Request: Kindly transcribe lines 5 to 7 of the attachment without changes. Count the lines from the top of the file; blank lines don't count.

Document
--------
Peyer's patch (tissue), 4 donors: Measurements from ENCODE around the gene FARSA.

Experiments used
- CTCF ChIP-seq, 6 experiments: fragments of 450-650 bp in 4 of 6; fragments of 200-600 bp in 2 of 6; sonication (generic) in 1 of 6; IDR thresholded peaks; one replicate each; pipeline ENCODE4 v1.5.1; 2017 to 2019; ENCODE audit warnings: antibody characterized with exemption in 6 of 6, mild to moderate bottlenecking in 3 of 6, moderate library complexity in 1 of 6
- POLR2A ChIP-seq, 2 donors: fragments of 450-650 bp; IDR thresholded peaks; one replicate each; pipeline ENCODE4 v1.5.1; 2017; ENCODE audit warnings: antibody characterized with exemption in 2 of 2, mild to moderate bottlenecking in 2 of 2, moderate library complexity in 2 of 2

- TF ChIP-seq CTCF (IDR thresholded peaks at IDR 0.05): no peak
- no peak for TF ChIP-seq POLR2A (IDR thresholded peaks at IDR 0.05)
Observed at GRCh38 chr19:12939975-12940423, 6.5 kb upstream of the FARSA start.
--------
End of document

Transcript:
- TF ChIP-seq CTCF (IDR thresholded peaks at IDR 0.05): no peak
- no peak for TF ChIP-seq POLR2A (IDR thresholded peaks at IDR 0.05)
Observed at GRCh38 chr19:12939975-12940423, 6.5 kb upstream of the FARSA start.